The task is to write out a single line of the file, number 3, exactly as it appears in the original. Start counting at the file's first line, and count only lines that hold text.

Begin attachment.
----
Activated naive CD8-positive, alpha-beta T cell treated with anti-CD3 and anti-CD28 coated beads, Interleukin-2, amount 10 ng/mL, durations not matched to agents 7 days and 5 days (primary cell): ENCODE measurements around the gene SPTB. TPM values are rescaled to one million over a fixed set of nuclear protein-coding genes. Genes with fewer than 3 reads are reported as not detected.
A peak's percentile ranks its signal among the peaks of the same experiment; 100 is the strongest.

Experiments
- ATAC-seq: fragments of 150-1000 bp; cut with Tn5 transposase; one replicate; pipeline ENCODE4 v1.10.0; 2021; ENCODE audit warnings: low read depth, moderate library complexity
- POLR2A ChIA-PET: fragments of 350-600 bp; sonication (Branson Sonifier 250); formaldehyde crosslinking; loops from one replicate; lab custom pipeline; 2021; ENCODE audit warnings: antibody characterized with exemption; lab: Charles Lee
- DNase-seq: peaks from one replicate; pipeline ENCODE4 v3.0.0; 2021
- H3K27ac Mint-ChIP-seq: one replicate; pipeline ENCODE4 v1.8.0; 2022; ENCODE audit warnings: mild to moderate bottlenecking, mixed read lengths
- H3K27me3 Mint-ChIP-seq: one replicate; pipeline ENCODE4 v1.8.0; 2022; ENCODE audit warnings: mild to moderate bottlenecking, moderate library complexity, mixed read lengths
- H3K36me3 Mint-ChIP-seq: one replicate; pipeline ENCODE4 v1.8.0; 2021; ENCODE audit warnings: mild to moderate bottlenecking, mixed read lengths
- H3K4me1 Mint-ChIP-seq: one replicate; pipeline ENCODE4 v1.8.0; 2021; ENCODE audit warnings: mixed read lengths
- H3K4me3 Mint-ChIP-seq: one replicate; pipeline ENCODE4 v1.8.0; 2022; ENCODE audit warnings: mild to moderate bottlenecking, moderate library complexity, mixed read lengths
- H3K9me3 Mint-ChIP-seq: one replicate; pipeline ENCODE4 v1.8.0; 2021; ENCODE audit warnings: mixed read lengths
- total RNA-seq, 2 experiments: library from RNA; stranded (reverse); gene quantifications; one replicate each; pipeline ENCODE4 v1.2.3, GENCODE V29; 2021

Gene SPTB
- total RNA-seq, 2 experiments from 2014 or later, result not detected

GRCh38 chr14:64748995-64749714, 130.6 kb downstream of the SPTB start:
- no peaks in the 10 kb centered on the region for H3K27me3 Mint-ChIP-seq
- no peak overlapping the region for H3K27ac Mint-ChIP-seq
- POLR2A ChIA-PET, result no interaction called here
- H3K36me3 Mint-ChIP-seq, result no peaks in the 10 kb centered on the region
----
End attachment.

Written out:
Experiments